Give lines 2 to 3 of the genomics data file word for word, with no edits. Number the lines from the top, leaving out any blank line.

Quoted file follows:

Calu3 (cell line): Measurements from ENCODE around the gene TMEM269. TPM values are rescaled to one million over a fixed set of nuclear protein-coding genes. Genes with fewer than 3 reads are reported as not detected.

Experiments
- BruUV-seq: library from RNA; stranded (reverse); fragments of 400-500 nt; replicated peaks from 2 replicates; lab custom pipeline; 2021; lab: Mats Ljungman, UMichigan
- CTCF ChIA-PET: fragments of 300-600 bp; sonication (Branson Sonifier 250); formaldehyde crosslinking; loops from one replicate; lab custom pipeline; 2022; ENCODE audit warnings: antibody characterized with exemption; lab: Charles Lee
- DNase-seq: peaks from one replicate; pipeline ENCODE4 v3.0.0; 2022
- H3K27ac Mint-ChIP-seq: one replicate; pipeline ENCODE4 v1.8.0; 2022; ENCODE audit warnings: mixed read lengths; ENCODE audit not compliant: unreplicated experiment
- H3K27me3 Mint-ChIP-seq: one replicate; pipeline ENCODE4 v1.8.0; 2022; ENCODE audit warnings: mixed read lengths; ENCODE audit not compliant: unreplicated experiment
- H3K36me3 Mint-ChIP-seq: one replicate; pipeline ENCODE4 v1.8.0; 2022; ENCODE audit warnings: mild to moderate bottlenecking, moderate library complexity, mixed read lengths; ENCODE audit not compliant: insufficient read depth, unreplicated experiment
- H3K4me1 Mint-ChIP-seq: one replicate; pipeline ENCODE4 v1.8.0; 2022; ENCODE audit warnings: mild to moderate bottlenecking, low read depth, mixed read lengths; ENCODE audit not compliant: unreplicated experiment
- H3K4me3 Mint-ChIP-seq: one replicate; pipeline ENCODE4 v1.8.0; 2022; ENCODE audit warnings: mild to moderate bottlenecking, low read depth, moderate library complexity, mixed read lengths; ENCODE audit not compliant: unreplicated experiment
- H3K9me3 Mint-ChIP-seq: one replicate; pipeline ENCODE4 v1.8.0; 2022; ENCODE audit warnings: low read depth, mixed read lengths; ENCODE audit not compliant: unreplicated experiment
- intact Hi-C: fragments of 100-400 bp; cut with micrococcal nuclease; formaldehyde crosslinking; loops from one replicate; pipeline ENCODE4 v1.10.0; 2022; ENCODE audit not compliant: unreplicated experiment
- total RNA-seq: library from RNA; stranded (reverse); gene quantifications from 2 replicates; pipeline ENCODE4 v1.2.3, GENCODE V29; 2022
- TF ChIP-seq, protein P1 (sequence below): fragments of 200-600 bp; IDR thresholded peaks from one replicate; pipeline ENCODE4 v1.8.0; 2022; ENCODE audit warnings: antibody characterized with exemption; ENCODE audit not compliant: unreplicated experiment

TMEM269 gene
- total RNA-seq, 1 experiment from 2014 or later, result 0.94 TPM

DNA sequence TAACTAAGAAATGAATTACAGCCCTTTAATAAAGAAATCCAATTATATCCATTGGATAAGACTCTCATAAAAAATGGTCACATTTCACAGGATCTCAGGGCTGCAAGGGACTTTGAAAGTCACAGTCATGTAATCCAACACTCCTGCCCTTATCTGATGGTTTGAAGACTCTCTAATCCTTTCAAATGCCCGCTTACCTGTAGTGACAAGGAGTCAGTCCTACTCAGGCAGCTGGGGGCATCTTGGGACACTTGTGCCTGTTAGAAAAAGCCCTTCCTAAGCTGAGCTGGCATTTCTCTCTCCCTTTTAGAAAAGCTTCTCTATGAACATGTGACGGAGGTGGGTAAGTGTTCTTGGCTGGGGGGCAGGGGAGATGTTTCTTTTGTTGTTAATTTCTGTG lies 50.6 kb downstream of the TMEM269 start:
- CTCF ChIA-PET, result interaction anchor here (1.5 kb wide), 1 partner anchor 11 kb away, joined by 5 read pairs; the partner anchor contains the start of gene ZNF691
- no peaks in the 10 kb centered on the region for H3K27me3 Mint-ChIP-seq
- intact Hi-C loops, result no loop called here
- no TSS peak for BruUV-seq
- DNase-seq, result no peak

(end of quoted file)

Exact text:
Experiments
- BruUV-seq: library from RNA; stranded (reverse); fragments of 400-500 nt; replicated peaks from 2 replicates; lab custom pipeline; 2021; lab: Mats Ljungman, UMichigan